As consumers continue to adopt new technology and integrate it into their lives, competition for their attention will increase substantially. As such, 2010 promises to be an exciting year for digital innovation and adoption. Unlike competition in more traditional industries, competition for the digital hearts and minds of consumers competes on features far more than just price.
My top three competitions to watch in 2010 are Google vs. Apple, Google vs. AT&T, and Google vs. Microsoft. In today’s post, I’ll explore Google vs. AT&T.
Google vs. AT&T
Google and AT&T will compete on several battlegrounds this year as Google continues to expand into the communications industry. As Google approaches market saturation in its core business – contextual advertising – future growth will be driven by expanding into completely new markets rather than competing with Bing or Yahoo for incremental market share in traditional search advertising. The next big market for Google is serving ads to smartphones, and it is doing everything in its power to drive consumers toward increasing integration of mobile internet usage into their daily lives.
The core battle between Google and AT&T in 2010 will be around Google Voice, which provides users with a free phone number that includes free text messaging, voicemail transcription and advanced forwarding features. While not directly competitive with AT&T, Google Voice poses a real threat to AT&T’s core business in two ways:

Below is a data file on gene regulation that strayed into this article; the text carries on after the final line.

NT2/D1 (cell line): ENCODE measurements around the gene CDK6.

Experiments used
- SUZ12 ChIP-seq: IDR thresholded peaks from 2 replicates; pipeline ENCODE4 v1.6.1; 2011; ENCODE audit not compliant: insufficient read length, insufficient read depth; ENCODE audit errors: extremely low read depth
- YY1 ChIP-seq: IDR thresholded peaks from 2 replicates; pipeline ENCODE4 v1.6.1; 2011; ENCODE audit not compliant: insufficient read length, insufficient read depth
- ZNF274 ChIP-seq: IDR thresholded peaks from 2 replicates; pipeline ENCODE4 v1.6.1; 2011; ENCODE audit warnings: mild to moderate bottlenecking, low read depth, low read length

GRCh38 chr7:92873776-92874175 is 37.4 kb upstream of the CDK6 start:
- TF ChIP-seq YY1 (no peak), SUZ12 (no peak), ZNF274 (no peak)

- Google Voice enables consumers to substantially reduce their need for high-minute cell phone plans by forwarding their calls to a nearby land-line or a free VOIP service like iCall.
- Google Voice enables consumers to completely avoid long-distance charges from a land-line by initiating calls to their land-line via the Google Voice web interface.
When Apple briefly approved and then quickly rejected the Google Voice iPhone app, the FCC saw this as an anti-competitive move designed to protect AT&T, and launched an investigation into the matter.
While the disagreement du jour is whether or not Google should be subject to costs associated with the obscure practice of traffic pumping, the underlying issue at stake is net neutrality. Google appeared to be the early aggressor in this competition, but AT&T is fighting back effectively with claims that Google itself is subverting net neutrality by blocking calls to certain phone numbers in high-cost locales.